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Ben paddle boarding on his Surftech board near Bonsai Rock at sunset in Lake Tahoe.

Ben paddle boarding on his Surftech board near Bonsai Rock at sunset in Lake Tahoe.

When I arrived in Lake Tahoe at 11pm, even the remote campsites were all booked and there was traffic pouring into town for an festival I knew nothing about.  I did what I always end up doing.  I found a dirt road and followed it back into the wilderness in search of solitude.

I grew up in resort towns, they were the best place for my dad to sell his art.  These places market themselves as adventure hubs, putting billboards up across the country showing people skiing untracked powder and hiking in pristine forests.  The truth is that all this marketing brings the crowds, and if you’re in search of solitude, it takes a bit of research to find it in these places.

The reason I decided to spend a full week in Tahoe was because of the variety of adventures that are on offer.  I’d always wanted to climb the infamous “Lovers Leap” and the crystalline waters of the lake had been calling to me for years.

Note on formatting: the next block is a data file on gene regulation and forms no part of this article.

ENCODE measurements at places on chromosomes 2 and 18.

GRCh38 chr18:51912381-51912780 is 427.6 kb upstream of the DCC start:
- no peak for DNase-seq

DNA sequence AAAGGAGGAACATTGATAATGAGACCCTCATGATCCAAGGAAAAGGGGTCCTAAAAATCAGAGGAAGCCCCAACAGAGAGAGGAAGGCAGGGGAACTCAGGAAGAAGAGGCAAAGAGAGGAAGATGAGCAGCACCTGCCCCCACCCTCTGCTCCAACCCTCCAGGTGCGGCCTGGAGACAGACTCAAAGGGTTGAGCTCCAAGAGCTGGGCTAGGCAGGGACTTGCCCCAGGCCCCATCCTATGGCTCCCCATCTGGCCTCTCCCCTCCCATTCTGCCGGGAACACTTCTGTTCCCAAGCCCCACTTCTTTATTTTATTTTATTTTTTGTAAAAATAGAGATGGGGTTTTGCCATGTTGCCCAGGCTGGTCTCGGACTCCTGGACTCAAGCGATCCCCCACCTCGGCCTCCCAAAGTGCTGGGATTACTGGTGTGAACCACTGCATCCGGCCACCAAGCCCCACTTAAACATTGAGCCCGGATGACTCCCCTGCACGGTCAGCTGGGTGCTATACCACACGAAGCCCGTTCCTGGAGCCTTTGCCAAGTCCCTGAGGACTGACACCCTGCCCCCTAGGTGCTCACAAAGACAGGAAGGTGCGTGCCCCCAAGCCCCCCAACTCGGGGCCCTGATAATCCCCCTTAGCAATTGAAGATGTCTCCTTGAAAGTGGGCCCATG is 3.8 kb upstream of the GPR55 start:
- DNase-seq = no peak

Ben hiking near Lovers Leap - Eagle Creek Pack

Ben hiking near Lovers Leap – Eagle Creek Pack

Tahoe wasn’t what I expected, but a new place never is.  There were certainly struggles, the worst being the fact that parking within a mile of the lake on the California side was impossible if you weren’t up at dawn.  I’d end up hiking paddle boards and camera gear through the brush, struggling under the load to reach the shoreline.  The Nevada coastline was much calmer, there are fewer towns, campgrounds, and parks, so it’s much easier to find a place to yourself.  The road also parallels the shoreline for the majority of the drive, so finding a place to walk down to the water was easy.

It took me a few days of this to start figuring out the best spots, and eventually I had a system worked out.  I would get up and hop in the creek to wake myself up, and head straight to the Lake before the wind picked up around noon.   Mornings are the best time to spend at the lake, because the water is calm and flat.  Once the wind starts, head back up into the mountains where it’s cooler to climb or hike.  Every day after going through this routine, I’d stop at a small waterfall along the way, rinsing off whatever dust and sweat had accumulated since I’d been in the lake.

This is how you bathe when spending a week in a tent.

This is how you bathe when spending a week in a tent.

Half of my week in Lake Tahoe was spent looking the best spots, the other half was spent in a daze, going from one adventure to the next.  Here’s a list of the best spots that I found while I was there, and the spots I’d be sure to include on any future Lake Tahoe trips.

 

 

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